Those businesses that have already invested in apps, websites and mobile notifications are already ahead of the game in this instance. But with modern technology and social media, all businesses have the opportunity to divert their focus and create a new sales channel now and for the future.
Frontline Healthcare Staff
The healthcare workers at the frontline have far more challenging roles, as some physical contact may be unavoidable. But we’ve seen some evidence that this can be limited from both ends – protecting staff and patients.
Hospitals, care homes, dentists and other healthcare practices are limiting their services to essential visits only. This is helping to protect the staff, many of whom have limited personal protective equipment (PPE) at the moment. Phone consultations, the NHS 111 phone service and online and video resources are essential in limiting the impact on our NHS and healthcare services.
This could be enhanced further if some of the paperwork could be available through mobile and remote tools. This would prevent mobile care staff from having to call in to pick up paperwork, offering a digital field service support operation. One of the biggest challenges here will always be the security of patient data and records in order to maintain patient confidentiality. So, data controls are essential. But there are already apps in use within care homes, for example, that hold data on residents, like personalised care plans and medications records. The NHS, as with other public sector bodies, is often slow to take on new technology or to change from manual processes. But the private sector has shown that these sorts of paper-free opportunities are there.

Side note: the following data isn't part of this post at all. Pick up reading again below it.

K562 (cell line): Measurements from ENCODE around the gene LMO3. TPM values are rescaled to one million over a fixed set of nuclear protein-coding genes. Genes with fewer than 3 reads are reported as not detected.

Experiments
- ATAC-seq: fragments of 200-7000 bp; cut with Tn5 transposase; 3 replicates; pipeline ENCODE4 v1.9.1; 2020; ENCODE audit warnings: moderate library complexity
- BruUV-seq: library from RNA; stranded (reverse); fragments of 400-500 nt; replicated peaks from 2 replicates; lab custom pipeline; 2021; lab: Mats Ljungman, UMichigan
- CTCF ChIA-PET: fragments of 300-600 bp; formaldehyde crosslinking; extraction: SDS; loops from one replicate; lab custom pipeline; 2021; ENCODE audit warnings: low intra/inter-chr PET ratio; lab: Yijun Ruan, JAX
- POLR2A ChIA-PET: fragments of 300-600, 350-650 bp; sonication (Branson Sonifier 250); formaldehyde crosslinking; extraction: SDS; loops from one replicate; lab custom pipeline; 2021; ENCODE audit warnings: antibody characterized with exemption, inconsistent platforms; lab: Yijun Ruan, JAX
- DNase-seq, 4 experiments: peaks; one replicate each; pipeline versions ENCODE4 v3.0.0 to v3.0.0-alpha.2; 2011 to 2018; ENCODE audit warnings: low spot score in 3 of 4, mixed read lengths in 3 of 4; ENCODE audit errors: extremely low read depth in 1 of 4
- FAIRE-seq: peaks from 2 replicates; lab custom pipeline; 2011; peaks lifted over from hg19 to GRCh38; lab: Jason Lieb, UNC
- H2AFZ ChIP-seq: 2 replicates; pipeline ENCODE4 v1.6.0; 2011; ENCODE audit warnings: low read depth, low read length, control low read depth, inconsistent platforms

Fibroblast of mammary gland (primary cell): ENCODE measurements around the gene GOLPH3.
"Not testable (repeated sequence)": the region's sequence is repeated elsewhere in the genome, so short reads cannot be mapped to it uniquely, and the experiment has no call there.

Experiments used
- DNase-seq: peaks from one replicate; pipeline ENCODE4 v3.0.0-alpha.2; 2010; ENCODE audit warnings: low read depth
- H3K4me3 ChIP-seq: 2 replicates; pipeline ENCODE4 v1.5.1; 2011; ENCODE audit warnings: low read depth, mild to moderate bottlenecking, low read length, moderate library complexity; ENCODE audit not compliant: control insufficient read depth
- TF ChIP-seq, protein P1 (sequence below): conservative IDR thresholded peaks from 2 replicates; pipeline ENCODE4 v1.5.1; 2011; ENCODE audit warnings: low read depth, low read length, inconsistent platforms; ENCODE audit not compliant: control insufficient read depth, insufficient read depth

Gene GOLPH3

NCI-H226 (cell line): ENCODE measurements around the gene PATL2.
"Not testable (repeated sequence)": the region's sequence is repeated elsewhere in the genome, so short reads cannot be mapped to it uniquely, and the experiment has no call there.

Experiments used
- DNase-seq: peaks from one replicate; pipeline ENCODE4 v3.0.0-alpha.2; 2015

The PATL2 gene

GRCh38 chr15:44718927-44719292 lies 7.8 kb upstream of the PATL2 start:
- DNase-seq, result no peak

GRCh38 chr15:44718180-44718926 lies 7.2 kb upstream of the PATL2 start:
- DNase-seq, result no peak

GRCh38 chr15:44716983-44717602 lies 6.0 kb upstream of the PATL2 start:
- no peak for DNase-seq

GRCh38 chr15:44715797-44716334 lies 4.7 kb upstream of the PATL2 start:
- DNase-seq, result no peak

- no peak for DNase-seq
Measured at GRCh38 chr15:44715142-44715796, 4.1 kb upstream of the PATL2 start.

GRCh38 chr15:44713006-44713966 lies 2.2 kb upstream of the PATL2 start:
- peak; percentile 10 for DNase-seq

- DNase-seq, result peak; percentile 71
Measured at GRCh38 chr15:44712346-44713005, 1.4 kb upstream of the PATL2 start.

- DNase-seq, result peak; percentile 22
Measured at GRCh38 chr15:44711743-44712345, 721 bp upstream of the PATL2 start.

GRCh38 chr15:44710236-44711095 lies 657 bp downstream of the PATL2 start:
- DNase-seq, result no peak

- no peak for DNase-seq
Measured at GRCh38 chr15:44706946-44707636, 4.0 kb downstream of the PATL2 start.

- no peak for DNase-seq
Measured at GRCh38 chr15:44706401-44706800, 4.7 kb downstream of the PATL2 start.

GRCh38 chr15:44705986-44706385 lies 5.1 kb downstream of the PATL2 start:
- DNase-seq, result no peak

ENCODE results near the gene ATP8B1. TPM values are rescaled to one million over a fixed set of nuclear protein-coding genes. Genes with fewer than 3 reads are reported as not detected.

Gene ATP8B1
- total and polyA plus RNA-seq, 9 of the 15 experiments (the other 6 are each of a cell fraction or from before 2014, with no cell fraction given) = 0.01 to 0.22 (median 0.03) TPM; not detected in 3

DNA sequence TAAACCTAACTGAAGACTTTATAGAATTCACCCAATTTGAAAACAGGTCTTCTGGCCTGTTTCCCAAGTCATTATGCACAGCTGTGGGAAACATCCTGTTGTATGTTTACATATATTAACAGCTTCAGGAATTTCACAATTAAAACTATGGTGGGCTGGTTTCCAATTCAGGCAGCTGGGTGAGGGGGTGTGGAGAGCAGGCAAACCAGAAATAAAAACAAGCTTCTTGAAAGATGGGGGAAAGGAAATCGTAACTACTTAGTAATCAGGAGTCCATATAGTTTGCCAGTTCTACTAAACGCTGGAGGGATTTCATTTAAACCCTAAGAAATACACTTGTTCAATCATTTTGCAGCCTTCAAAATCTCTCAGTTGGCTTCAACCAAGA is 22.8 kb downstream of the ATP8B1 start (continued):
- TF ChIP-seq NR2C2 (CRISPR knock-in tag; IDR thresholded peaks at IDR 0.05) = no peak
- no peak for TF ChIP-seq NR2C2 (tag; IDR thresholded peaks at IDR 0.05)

The Future Impacts
The impacts of all this are being strongly felt in most areas of our lives – and this will continue to be the case for some time. But provided we all act sensibly, using the tools available to enable limited social touchpoints, and act accordingly when seeking medical or emergency support, then we will get through this and come out stronger for it. If we continue to think of others and not just ourselves, ensure those in vulnerable positions are protected and catered for, and maintain the deeply held respect for our essential frontline staff, then our united approach will benefit us all.
Here are some of our team’s favourite resources that we and our families have been using to learn more, work better, wind down, and to help our children:
For learning, health and working:
- PE with Joe Wicks, The Body Coach – get moving with the kids, weekdays at 9am on YouTube, or replay it later on
- Carol Vorderman’s The Maths Factor – maths for 4-12 year olds – usually around £2 a week, but currently free while schools are closed
- Future Learn – hundreds of free courses, on a huge variety of subjects, produced by universities, business schools and other specialists
- Zoom, Microsoft Teams, Google Docs and GoToMeeting for collaborative working and conference calls
And for winding down – which is just as important:
- The National Theatre’s At Home initiative means you get to watch some of the theatre’s best-loved productions, for free – one a week from 2nd April, with four screenings already lined up
- Shakespeare’s Globe has announced that it will be publishing some of its plays for free, starting on 6th April
- Audible is providing a selection of audiobooks that can be streamed for free, and without needing to sign up for an account